1. If this is your first time on BYC, we suggest you start with one of these three options:
    Raising Chickens Chicken Coops Join BYC
    If you're already a member of our community, click here to login & click here to learn what's new!

My Chicken Coop 3

By Rainwolf, Jan 11, 2012 | Updated: Jul 30, 2012 | |
  1. Rainwolf
    My Chicken Coop.
    I like to salvage and reuse anything I can for any of my projects. My goal is to spend no $ except for nails/screws. So my materials for this coop was any wood I could get my hands on, which is kind of hard for a city bound peep with no transportation.
    • $ 0.00 2x4's salvaged from my cousins remodel.
    • $ 0.00 1x4's salvaged from pallets.
    • $ 0.00 Plywood salvaged from a old truck side boards and an awesome shipping crate!
    • $ 0.00 PVC piping 3" and some 1.5"
    • $ 0.00 Pet door with sliding lock door. Brand new and thrown out in the trash. Good thing some of us rescue and reuse.
    • $10.00 2lbs of 2 1/2" screws
    • $ 6.00 1lb of 1 1/2" screws
    • $ 5.00 1 gallon of "oops" paint from the paint store... green-ish maybe
    • $15.00 1/2 gallon primer (could not find oops or recycled :( )
    • $10.00 Hinges for doors
    • $35.00 Corrugated roofing (finally had to buy some as no one was getting rid of any and I could not find any recycled. :/
    • Still working on finding more 1/4" hardwire cloth, plywood scrap, connectors for the pvc piping and something to shutter the high screens during the winter.
    *So much for no $..... But I'm still trying!

    I drew out what I think would fit in my yard and also be a good coop. *drawing shows where 2x4's are placed and not entirely accurate in scale.
    Nesting box doors has been changed to be vertical rather then horizontal.
    [​IMG]
    The back and sides are solid and the entire front is screen except for the center box which is a glass door so we can see inside. This design allows for 3 distinct areas.
    • The center box and main coop house.
    • The right side chicken coop run (also under the center box)
    • The left side storage and quail cage area.
    I decided to make each section able to stand alone so that it can be moved by 2 people and fit in a pickup truck.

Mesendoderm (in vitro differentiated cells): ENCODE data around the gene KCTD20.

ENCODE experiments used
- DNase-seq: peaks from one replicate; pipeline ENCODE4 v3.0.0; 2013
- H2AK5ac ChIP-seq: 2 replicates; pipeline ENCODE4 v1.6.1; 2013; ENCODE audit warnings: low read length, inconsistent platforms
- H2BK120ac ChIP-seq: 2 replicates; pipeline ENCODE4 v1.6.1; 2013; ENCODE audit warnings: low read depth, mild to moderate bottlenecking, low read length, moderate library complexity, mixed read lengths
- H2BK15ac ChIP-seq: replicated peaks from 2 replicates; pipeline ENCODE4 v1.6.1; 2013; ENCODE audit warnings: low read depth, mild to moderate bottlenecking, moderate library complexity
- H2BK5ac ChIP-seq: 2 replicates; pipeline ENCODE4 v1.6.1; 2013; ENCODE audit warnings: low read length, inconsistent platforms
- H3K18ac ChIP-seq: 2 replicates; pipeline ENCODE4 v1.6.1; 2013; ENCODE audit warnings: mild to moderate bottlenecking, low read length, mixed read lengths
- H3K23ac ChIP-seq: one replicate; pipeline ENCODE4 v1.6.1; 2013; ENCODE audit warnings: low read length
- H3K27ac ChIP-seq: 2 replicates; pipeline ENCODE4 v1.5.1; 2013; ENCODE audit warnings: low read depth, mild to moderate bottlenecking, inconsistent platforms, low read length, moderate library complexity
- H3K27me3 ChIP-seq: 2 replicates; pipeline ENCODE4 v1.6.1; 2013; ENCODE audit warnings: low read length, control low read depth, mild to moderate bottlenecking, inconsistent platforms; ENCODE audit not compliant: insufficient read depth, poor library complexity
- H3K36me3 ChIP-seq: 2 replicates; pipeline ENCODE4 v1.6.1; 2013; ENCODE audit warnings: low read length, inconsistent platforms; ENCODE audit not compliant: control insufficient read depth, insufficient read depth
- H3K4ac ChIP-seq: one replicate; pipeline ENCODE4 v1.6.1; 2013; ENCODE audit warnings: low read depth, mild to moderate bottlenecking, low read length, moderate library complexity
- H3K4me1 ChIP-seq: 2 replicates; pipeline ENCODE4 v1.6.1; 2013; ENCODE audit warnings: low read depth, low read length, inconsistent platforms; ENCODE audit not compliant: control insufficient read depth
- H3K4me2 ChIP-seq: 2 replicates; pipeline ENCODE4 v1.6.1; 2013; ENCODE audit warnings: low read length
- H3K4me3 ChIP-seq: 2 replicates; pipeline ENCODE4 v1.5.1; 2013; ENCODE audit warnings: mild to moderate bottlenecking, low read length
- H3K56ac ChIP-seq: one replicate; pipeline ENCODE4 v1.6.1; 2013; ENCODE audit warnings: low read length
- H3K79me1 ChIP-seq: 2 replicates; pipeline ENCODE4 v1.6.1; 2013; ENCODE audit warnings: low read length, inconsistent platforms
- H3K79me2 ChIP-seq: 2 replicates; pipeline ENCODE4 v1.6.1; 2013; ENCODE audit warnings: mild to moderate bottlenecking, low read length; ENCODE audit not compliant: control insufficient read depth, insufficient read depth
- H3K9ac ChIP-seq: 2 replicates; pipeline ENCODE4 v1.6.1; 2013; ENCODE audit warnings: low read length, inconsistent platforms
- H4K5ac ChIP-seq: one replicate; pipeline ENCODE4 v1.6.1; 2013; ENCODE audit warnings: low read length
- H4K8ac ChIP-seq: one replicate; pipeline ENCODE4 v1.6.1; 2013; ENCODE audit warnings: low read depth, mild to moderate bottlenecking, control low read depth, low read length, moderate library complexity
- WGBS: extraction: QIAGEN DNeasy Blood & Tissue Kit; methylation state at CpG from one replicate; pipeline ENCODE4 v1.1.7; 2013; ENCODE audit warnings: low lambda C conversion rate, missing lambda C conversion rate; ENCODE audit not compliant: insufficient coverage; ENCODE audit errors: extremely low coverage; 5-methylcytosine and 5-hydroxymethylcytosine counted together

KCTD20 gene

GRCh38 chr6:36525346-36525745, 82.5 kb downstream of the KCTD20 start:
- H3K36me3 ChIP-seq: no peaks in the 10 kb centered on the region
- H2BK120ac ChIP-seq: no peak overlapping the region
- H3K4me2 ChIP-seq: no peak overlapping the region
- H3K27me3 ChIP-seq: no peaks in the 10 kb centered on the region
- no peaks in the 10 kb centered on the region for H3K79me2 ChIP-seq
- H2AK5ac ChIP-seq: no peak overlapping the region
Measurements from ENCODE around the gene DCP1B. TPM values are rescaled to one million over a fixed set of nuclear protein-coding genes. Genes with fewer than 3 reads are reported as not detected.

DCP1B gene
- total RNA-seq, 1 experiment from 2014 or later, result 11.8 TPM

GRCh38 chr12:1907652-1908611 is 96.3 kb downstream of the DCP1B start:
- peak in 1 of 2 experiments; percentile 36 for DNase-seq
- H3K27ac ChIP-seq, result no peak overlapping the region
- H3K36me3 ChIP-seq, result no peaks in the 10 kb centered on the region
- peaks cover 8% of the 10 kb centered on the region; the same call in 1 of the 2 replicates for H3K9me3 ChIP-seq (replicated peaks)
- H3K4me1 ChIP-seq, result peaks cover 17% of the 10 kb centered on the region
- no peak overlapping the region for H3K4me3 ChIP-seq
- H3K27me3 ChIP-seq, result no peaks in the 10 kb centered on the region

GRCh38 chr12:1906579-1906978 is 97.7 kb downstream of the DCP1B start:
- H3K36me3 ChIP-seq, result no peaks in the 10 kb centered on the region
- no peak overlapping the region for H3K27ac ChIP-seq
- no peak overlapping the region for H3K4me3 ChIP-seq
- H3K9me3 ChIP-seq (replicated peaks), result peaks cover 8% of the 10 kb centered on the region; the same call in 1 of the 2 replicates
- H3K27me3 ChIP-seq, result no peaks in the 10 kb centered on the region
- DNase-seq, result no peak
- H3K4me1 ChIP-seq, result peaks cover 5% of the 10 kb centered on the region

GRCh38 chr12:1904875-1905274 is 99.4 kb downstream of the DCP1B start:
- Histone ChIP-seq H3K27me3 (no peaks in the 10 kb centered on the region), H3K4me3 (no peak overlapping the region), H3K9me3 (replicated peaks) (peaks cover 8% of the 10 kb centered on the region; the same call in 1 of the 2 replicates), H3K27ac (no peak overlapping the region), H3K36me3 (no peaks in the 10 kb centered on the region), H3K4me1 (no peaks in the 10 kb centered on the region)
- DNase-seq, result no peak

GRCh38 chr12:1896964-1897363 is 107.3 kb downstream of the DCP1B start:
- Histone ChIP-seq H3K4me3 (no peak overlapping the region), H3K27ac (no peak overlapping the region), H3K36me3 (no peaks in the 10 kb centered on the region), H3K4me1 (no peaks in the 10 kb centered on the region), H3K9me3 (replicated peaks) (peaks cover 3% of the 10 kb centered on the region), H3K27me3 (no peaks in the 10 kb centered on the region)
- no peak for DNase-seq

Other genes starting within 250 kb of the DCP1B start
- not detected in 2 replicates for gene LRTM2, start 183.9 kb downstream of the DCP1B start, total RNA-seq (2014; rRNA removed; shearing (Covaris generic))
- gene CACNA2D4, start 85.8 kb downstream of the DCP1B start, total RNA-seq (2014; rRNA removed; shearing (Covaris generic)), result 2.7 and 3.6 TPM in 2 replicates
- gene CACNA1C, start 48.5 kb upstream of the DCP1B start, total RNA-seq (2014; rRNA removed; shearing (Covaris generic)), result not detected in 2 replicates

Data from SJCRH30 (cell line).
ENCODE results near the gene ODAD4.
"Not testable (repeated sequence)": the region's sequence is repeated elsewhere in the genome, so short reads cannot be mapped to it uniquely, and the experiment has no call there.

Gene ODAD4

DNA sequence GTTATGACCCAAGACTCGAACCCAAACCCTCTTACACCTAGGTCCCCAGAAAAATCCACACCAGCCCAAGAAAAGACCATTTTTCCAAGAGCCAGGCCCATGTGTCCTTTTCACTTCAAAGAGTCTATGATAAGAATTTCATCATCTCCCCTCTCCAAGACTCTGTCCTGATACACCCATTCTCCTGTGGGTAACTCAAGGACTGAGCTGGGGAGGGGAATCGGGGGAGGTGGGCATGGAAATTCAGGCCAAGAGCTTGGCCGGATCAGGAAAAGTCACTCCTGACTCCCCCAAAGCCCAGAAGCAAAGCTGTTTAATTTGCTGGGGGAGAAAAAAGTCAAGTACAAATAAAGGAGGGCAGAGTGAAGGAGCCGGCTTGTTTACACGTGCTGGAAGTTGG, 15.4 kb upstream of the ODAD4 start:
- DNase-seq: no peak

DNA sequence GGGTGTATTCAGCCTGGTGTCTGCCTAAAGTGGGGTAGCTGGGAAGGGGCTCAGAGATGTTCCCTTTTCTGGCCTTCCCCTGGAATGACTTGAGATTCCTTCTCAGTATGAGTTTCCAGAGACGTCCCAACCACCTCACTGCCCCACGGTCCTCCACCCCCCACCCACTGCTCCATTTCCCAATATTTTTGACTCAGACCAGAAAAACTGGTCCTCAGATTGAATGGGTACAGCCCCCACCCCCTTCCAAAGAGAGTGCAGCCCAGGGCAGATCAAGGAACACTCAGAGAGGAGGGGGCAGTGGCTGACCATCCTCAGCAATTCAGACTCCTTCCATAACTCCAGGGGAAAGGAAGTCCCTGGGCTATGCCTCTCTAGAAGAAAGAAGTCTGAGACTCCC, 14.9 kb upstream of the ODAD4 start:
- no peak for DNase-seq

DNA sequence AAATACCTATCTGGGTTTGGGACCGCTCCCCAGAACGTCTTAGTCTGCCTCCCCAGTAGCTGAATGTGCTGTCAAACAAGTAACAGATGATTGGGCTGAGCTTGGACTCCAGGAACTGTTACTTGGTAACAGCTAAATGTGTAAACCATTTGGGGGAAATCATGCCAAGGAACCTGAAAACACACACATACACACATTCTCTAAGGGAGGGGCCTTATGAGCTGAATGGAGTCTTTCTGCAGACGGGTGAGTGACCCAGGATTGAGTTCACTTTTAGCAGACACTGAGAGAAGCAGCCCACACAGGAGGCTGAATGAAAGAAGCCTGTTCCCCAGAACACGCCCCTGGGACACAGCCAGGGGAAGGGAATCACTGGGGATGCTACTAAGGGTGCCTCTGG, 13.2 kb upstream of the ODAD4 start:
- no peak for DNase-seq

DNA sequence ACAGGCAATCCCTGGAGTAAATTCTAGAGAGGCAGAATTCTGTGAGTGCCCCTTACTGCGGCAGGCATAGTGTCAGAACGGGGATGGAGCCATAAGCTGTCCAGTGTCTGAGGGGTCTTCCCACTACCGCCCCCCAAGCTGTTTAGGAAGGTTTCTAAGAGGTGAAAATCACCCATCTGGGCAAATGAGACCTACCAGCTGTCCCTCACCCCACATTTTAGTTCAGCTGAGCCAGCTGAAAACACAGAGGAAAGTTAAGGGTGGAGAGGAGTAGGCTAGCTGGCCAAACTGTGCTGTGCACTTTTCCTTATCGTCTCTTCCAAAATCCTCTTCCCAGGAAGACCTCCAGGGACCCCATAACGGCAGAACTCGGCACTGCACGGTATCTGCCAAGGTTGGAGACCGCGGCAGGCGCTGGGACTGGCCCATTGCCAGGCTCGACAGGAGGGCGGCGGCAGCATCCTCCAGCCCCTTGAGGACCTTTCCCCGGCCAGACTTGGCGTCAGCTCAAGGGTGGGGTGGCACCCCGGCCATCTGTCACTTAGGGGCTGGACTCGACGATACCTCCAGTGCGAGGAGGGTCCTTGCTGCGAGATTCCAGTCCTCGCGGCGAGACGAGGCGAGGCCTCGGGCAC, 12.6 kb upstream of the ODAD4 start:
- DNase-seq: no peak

The Center Box Build
    [​IMG] [​IMG]
    • So first thing I did was cut this shipping box in half. Since there are heavy duty staples every inch I had a hard time keeping my saw straight. :/
    • Next I cut some 2x4's to 6' lengths to use for legs and 4' cross bars and screwed them inside the shipping crate to form the sides of my coop.
    • Then I attached the 2 sides together to form a box. (in the above photo the coop is upside down so it is easier to work on.)
    [​IMG] [​IMG]
    Above photos: Turned back to upright position. *Looking through the nesting box area and out the front door.
    • Inserted crossbar supports for the nesting box and floor
    • Cut hole for the pet door to be inserted
    • Cut door frame for suport around pet door.
    • Built nesting box to be inserted after painting.

    [​IMG]
    Above Photo: Inside coop looking at nesting box and pet door.
    [​IMG] [​IMG]
    Above Photo: Outside view of the Pet door that allows access to coop run.
    • Painted inside out with primer (white)
    • Painted inside with exterior gloss paint (makes it easy to clean!)
    • Installed nesting box
    • Installed pet door
    • Cut and hung nesting box access doors
    • Cut clean out door (added under the nesting box because scrap plywood is hard to get!)

    [​IMG]
    Above Photo: Front door to Center Coop House
    My baby Chickens needed to get outside fast as they had outgrown the brooder so They now live in the center box while I work on it! As you can see I used 1/4" hardware wire cloth for now But I plan on making a plexiglass or some kind of clear window so that in the winter the birds are warm and protected.
    The floor is 4'x4' and I used a 4' wide 1/4" hardware wire cloth held down with large washers and screws. The babies have a old dog crate tray and box on the floor for the moment until they get a bit bigger and more comfortable with the new space.
    [​IMG]
    Above Photo of the roof from the inside of coop.
    The roof is removable and made from 2x2 lumber I was able to find. I got 5 sheets of corrugated roofing 2'x8'. I used a metal hand saw blade and cut the clear panel in half. And I will never do that again! The plastic will splinter, crack and break if you push to hard so the fine tooth metal saw blade took for ever to cut the roofing. I used the clear roofing in the center as skylights and the white panels on the edges (the white does not really allow light in like I thought it would).
    Once the roof was on and attached to the center box with copper plumbing anchor strips, I then installed 1/4" wire on the ends. I plan on also finding something to cover the 1/4" wire ends for the winter.
    [​IMG]
    Above Photo: You can see the washers I used to secure the wire and you can see the copper plumbers anchor strips.
    I got some aluminum tape from a neighbor and that will be used to seal the peak of the roof to prevent leaks.
    I am currently building one of the side boxes (the left side with storage). I hope to take some photos of that soon but its been raining and I've been unable to finish painting anything :/

    Next on list:
    1. Tape roof peak and seal with some spray foam insulation.
    2. Paint! any day thats sunny will be for painting all the parts not painted already.
    3. Use 1/4" wire and seal the bottom of the center coop
    4. Find something to block out the wind since winter is coming fast!

    Share This Article

Comments

To make a comment simply sign up and become a member!

BackYard Chickens is proudly sponsored by